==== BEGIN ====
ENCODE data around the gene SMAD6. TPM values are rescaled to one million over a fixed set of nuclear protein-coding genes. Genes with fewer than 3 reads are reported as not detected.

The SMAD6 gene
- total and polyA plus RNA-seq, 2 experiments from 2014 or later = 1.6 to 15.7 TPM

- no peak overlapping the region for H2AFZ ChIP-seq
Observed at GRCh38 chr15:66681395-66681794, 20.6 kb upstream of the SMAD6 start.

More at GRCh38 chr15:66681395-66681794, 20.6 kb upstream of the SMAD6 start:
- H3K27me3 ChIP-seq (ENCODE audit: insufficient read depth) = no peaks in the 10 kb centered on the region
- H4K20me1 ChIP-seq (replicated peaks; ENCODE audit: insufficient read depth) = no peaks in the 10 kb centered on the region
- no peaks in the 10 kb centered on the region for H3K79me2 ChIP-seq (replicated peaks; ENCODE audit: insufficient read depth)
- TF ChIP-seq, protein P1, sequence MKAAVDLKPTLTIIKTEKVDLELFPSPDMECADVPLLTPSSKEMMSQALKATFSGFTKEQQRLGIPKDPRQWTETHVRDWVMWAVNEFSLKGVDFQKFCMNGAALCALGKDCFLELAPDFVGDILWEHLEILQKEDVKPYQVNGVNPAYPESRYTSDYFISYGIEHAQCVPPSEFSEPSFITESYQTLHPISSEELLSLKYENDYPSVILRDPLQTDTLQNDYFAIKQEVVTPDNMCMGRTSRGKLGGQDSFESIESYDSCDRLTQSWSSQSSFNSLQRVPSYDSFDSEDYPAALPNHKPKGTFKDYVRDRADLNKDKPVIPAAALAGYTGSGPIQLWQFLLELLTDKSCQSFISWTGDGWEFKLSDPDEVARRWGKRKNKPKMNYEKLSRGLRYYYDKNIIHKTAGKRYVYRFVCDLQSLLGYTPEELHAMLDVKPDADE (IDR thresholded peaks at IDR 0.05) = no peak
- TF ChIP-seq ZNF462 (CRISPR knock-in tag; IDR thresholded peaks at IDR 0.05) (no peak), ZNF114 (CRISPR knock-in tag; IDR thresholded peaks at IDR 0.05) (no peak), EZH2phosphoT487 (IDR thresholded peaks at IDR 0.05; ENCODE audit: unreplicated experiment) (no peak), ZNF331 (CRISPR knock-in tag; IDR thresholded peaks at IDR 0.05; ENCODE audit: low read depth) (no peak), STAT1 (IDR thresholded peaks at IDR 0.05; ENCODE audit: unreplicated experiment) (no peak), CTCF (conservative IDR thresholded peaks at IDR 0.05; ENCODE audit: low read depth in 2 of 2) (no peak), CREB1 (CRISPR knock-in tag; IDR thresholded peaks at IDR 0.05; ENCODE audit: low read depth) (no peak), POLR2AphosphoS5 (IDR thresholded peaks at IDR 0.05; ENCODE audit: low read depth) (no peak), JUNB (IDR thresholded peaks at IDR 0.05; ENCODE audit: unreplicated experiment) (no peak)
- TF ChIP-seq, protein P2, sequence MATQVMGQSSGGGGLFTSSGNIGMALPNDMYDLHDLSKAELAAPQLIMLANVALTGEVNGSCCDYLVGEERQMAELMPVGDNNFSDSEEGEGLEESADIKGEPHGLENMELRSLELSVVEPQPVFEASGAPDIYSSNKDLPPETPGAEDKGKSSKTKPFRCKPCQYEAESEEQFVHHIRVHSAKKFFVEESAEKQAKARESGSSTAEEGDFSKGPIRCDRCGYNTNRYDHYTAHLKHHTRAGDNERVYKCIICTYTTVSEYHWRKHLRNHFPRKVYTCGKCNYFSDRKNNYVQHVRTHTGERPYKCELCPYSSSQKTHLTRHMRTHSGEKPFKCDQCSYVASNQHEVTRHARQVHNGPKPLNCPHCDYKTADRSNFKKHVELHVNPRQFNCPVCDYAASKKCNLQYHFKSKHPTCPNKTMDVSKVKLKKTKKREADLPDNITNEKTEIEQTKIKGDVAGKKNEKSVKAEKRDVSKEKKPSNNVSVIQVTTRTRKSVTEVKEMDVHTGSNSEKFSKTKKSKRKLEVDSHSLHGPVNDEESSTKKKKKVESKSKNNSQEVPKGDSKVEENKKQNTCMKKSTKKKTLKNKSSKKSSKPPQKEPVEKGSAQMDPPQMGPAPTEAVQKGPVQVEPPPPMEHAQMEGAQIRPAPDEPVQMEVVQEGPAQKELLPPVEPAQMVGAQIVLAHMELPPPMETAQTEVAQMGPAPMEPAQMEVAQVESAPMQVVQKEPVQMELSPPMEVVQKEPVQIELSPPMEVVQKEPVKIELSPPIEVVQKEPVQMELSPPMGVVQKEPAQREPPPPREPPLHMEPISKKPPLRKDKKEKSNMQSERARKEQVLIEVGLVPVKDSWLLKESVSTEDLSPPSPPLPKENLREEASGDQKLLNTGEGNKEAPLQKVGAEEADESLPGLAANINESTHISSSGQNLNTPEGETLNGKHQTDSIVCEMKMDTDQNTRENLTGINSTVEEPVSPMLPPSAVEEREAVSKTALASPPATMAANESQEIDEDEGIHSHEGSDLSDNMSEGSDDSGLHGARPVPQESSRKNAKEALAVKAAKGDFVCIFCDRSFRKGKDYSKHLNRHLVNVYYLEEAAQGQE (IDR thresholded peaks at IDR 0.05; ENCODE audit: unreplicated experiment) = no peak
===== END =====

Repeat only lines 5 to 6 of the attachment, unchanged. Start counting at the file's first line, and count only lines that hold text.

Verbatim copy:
Observed at GRCh38 chr15:66681395-66681794, 20.6 kb upstream of the SMAD6 start.

More at GRCh38 chr15:66681395-66681794, 20.6 kb upstream of the SMAD6 start: